Target has expanded its Black History Month collection, including items from Black-owned businesses and those designed by winners from the retailer's inaugural Historically Black Colleges and Universities Design Challenge.

The products, many curated by Target's in-house design team, are being sold across the store this month from apparel and home to beauty items.

It is the largest assortment the Minneapolis-based retailer has ever featured for Black History Month, and the collection of more than 100 products is available online and at 1,400 stores. In 2019, only about 700 stores carried the collection.

"This month is an opportunity to really honor the past and the journey of our ancestors, while celebrating the present and manifesting and investing in Black futures," said Flora Ekpe-Idang, Target senior brand marketing manager, in a company blog post.

Ekpe-Idang, who is Black, is one of several Target employees who helped with the Black History Month collection.

Many of the products featured in the Black History Month assortment are available year-round, but some apparel and accessories items are only available for a limited time, she said.

Items range from Barbie collector dolls of prominent Black women like Maya Angelou and Rosa Parks; calendar and stationery from local Black illustrator Jena Holliday of Spoonful of Faith; and a "They Go Low We Go High" sweatshirt commemorating the words of former First Lady Michelle Obama.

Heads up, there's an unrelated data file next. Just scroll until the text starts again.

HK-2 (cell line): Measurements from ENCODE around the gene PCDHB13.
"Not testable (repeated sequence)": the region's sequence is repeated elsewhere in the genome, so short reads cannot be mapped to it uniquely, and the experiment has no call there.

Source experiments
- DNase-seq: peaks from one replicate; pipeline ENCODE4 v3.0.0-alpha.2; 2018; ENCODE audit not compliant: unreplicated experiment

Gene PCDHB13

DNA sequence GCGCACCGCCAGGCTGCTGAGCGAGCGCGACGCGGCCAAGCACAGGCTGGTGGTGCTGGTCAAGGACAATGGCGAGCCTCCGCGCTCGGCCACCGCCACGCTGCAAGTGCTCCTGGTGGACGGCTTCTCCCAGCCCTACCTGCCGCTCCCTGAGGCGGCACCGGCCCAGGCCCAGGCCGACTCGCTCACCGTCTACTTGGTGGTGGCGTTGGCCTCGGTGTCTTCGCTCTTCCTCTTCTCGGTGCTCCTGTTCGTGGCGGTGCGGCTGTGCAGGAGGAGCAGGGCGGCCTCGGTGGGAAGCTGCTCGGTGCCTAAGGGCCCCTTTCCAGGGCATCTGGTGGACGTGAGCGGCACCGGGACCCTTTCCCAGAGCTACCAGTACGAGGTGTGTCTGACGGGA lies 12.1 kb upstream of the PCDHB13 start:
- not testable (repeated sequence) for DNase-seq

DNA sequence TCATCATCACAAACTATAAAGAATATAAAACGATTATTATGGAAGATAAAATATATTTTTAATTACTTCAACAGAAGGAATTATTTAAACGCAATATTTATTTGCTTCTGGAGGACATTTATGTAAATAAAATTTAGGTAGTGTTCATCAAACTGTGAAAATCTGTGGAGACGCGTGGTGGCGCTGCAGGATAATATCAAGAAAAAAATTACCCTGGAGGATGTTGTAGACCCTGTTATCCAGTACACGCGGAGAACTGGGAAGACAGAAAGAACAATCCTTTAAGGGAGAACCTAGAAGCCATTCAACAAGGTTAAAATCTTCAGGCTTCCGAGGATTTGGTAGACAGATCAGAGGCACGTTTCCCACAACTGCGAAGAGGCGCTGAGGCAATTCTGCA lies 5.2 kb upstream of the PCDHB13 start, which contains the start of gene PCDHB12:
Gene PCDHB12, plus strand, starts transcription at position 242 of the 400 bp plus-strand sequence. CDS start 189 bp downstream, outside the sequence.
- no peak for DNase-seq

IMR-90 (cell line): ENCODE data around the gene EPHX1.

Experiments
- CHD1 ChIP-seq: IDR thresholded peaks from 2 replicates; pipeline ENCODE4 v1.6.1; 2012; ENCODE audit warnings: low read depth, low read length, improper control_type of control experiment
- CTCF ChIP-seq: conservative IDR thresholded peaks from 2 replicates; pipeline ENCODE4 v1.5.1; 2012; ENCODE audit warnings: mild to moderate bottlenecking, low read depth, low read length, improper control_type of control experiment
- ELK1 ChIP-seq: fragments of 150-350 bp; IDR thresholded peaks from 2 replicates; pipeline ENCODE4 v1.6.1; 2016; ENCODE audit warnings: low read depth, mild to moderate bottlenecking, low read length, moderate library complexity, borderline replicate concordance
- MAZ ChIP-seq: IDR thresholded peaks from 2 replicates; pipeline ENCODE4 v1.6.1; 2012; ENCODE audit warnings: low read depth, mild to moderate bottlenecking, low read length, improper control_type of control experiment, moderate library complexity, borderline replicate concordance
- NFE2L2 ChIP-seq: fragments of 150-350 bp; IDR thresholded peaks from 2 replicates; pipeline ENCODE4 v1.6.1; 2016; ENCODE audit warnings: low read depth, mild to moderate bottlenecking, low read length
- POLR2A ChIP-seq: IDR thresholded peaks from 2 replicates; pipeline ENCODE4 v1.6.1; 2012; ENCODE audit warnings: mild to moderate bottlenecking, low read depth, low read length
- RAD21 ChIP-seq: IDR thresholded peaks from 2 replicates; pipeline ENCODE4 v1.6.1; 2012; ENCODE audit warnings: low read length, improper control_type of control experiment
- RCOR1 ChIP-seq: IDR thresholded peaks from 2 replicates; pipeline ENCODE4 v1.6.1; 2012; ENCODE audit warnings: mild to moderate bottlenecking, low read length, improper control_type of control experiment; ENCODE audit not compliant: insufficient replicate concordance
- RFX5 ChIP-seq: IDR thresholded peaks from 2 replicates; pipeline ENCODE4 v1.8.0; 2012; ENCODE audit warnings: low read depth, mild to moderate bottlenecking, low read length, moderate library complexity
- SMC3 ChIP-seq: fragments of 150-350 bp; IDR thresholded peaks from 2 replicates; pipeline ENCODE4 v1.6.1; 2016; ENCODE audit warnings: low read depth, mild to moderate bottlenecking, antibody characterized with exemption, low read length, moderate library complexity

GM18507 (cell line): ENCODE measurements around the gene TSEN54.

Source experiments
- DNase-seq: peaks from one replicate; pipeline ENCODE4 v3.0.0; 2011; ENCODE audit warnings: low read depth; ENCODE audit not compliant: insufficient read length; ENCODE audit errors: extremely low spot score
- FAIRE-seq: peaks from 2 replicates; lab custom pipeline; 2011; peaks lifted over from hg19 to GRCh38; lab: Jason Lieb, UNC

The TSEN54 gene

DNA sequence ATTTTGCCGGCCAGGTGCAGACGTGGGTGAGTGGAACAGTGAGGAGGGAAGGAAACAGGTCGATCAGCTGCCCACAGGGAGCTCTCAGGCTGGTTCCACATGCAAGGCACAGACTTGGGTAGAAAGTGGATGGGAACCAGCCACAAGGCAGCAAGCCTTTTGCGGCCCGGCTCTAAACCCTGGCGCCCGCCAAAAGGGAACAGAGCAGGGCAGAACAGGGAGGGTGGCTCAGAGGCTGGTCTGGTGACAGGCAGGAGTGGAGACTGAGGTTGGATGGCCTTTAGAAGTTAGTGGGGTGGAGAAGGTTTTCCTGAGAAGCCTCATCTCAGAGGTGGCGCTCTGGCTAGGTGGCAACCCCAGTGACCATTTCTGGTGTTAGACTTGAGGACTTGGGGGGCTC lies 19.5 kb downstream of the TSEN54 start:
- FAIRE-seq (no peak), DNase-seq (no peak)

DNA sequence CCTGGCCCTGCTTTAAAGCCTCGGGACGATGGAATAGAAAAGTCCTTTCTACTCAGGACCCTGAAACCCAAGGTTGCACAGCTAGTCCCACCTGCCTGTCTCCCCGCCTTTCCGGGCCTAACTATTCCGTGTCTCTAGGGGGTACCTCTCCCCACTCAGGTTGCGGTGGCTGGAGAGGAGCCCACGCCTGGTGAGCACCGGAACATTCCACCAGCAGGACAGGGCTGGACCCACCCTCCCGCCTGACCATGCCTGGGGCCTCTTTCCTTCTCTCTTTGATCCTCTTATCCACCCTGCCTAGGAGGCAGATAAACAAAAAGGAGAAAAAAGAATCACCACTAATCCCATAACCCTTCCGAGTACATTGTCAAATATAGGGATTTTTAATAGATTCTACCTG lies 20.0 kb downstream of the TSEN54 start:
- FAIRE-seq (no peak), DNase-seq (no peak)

Kalilah Wright, founder of MESS in a Bottle, which packages T-shirts in reusable bottles, said she feels honored to partner with Target to sell her apparel.

"My grandmother migrated to America over 50 years ago with a hope and many dreams," Wright said in a statement. "She worked for others all her life to help bring her family to America. Me being in Target is representation of my grandmother's dream she wanted to accomplish when coming to this country."

Target has steadily expanded its network of diverse suppliers. Between 2016 and 2018, Target increased its business with diverse suppliers by nearly 65%. Many of Target's diversity efforts can be easily found in its beauty aisles which feature a growing wider range of products made by Black-owned companies such as Shea Moisture.

This month, Target is hosting activities including a business fair designed to give Black-founded and -owned — as well as female-owned businesses — the opportunity to virtually network with Target buyers, and sourcing and supplier diversity employees, Ekpe-Idang said.

Last year, as a result of race-relations discussions that began in the wake of the police killing of George Floyd, Target established its Racial Equity Action and Change committee (REACH) of senior leaders across Target. As part of its mission to drive lasting impact for Black employees and customers, the group pledged to help advance Black businesses with access to Target's resources and also to source and design more products from Black creators.

The newly reopened Lake Street store in Minneapolis was the first of nearly 1,900 Target stores last year to begin to carry the Black Excellence clothing line designed by Minneapolis barber and apparel creator Houston White.

Nicole Norfleet • 612-673-4495

Twitter: @nicolenorfleet